More specifically, I’ll add Spectator View to my playground project, which is mainly for placing a hologram in the room (with a few other useful scripts). Currently, this hologram is a nice, life-size skeleton from the Unity asset store.
HoloToolkit-Unity & Holographic Academy
The Holographic Academy course 240 explains how to set up your project to include Shared Holograms. It’s a good idea to work through the tutorial, as it will show you some of the basics of what is needed for Spectator View.
However, as with most of the Academy tutorials, it’s quite old. The HoloToolkit has evolved since then, and the demos often have little resemblance to what your project would look like if you start from scratch.
Therefore, for your own project, first clone the HoloToolkit-Unity GitHub repository to your local PC. Open the project in Unity and export the Assets folder to a new package according to the instructions.
Once this is finished, import your newly made, fresh HoloToolkit-Unity package into your own Unity project. Alternatively, you can of course use one of the pre-packaged HoloToolkit-Unity releases, which is slightly older, but is usually a good compromise.
Building the SpectatorView Unitypackage
After this step is done, the Spectator View instructions state to import also the
SpectatorView_%number%.unitypackage to our project. This is part of the HoloLensCompanionKit repository, not of the HoloToolkit-Unity.
There is a package in the repository that should always be up-to-date against the latest HoloToolkit. However, it wasn’t updated beyond the initial release (at the time of writing) and is therefore 2 months old (based on HoloToolkit 18.104.22.168).
For HoloLens, it’s usually the best to take the latest HoloToolkit code. The HoloToolkit is evolving rapidly, and the previous 2 months have seen a lot of bug fixes.
So, how to build the SpectatorView Unity package using the latest HoloToolkit sources? Let’s see what is inside the
SpectatorView_1_5_5_0.unitypackage file. If you rename it to
.zip , you can open it with your favorite archive manager. By looking at the included pathname files, you can get the original filename that is included. For example, the following folder would be in the unitypackage
It turns out that the Unity package contains the HolographicCameraRig, which is only part of the SharedHolograms sample in the SpectatorView GitHub repository. For us this means that we need to take a part of the sample and put this into our custom project.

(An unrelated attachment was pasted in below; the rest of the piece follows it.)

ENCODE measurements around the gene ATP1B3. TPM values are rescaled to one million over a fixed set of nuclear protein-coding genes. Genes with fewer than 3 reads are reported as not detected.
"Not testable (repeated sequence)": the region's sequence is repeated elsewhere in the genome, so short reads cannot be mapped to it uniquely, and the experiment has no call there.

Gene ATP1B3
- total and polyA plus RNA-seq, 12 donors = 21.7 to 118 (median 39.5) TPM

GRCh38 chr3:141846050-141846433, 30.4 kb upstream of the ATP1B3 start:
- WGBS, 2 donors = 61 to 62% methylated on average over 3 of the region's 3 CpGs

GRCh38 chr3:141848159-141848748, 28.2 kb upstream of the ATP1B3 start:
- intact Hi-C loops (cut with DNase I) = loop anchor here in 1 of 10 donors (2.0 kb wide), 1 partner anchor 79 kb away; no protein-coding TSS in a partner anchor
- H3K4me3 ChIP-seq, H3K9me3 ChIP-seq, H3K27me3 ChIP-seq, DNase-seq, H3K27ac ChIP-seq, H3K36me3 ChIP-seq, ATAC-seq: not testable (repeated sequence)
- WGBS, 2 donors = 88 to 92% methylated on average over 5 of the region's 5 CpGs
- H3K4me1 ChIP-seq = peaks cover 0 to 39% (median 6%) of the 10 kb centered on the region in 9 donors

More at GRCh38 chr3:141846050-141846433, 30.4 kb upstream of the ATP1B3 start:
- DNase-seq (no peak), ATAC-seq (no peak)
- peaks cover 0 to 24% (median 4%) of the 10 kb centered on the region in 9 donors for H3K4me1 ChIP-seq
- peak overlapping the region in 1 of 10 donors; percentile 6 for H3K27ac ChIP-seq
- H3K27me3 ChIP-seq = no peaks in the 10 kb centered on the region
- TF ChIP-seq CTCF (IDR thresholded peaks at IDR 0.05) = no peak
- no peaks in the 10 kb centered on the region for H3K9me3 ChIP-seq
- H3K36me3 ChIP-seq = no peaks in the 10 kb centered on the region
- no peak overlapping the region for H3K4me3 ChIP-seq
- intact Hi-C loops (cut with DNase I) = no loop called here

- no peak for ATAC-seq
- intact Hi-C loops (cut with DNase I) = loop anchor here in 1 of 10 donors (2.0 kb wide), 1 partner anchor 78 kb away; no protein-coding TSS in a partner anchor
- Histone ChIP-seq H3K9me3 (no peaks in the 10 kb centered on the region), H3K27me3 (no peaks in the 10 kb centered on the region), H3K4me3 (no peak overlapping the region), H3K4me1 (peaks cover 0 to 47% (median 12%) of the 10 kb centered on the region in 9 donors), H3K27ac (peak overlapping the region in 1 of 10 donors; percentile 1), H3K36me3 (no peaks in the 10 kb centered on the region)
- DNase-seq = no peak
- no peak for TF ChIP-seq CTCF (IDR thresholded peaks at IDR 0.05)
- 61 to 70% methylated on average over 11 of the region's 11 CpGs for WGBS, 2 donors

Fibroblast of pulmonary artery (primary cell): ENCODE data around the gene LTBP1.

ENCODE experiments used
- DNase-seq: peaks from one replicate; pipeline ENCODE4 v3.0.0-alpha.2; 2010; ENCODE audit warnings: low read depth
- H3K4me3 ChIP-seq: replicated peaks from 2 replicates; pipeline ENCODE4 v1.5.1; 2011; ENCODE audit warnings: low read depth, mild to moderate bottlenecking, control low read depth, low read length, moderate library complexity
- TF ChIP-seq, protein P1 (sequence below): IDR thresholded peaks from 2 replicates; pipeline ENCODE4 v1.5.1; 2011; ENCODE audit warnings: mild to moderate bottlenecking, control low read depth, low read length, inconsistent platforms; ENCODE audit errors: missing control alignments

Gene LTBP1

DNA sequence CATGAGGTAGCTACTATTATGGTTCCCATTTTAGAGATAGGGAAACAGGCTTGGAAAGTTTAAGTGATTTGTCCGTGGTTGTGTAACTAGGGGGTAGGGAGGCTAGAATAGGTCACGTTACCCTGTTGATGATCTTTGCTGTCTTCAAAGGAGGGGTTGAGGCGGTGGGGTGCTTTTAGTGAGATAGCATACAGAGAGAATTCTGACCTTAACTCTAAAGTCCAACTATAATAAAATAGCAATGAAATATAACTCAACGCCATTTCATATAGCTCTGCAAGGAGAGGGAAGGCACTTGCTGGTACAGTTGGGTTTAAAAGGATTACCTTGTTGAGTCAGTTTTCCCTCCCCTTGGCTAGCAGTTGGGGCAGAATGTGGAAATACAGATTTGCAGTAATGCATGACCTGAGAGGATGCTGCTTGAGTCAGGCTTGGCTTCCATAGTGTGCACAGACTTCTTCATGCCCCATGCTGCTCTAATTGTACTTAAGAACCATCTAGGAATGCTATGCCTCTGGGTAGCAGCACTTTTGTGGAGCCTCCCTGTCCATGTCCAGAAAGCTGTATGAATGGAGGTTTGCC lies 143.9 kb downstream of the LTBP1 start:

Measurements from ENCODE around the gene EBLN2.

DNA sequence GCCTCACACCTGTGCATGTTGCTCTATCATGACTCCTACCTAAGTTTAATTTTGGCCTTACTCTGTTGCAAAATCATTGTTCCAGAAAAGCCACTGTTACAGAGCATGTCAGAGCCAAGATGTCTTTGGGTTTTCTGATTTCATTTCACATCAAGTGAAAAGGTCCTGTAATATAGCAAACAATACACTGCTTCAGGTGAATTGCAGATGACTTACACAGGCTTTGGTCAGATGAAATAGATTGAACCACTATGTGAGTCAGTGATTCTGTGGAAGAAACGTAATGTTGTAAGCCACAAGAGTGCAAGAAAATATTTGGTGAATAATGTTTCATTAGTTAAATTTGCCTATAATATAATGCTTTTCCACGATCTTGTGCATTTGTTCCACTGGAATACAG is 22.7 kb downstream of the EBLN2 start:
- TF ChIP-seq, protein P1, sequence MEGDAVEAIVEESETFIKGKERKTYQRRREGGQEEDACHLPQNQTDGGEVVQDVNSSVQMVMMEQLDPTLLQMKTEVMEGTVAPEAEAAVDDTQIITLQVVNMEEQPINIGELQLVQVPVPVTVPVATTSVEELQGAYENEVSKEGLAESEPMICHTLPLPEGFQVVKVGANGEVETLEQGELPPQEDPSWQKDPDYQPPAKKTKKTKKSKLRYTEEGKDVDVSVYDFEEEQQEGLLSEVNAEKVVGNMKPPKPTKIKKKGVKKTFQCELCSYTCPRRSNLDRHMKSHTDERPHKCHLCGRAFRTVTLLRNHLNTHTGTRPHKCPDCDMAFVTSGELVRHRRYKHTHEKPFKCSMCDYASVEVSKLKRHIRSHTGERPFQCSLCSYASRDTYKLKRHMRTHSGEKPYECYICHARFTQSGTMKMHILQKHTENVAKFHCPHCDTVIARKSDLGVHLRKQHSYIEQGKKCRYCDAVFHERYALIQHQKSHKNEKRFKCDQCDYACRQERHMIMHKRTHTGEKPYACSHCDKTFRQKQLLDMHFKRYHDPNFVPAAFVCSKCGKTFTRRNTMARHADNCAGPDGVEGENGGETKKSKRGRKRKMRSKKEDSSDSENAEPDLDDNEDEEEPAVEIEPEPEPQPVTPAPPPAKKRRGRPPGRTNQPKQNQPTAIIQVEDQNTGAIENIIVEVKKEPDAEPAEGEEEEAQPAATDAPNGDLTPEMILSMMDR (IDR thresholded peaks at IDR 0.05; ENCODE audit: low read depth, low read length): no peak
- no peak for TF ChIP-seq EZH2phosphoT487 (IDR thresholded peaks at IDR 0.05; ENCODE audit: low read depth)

Therefore, let’s export the latest version from that part of the SharedHolograms sample into another Unity package. Open that in Unity, right-click on HolographicCameraRig and choose Export package…
Make sure you only export that single asset folder, not all the assets from the sample:
In the folder of that package, you will see several TODO.txt files from Microsoft. These remind us that we will need to copy the compiled DLL files of the Compositor to our project as well.
Compositor DLL files
We have already compiled the Compositor in the previous step. Now, we just need to copy the DLL files to our own project. As my custom project of course isn’t inside the folder structure of the SpectatorView GitHub repository, we need to be careful as for the parameters to provide for the CopyDLL.cmd batch file in the main folder of the repo.
Looking at the source of the batch file, we see that the copy commands expect the path of the assets folder of our own project as parameter:
copy "%~dp0\Compositor\Release\UnityCompositorInterface.pdb" "%~1\Addons\HolographicCameraRig\Plugins\x86\"
Simply specifying the absolute path worked fine for me:
Next, restart Unity and open our project once again.
The TODO.txt file from the HolographicCameraRig specifies as the next step to replace CalibrationData.txt with our own file. So, we’ll copy our calibration data file that we created in Step 3 directly into the Assets folder of our own project.
Adding the Spectator View
Now, let’s slowly get to the exciting part: actually adding the spectator view to our project. Drag the Assets > Addons > HolographicCameraRig > Prefabs > SpectatorViewManager prefab to our Hierarchy panel.
Unfortunately, this results in a compile error. The spatial mapping code in the HoloToolkit apparently had a breaking change during the last two months that wasn’t updated in the Spectator View so far.
So we have two options:
- Use a really old HoloToolkit (with all the negative implications that come with that).
- Fixing the Spectator View to work with the latest HoloToolkit.
We’ll continue our journey to Spectator View in an our own project in the next part of the blog series!
HoloLens Spectator View blog post series
This post is part of a short series that guides you through integrating HoloLens Spectator View into your own Mixed Reality app: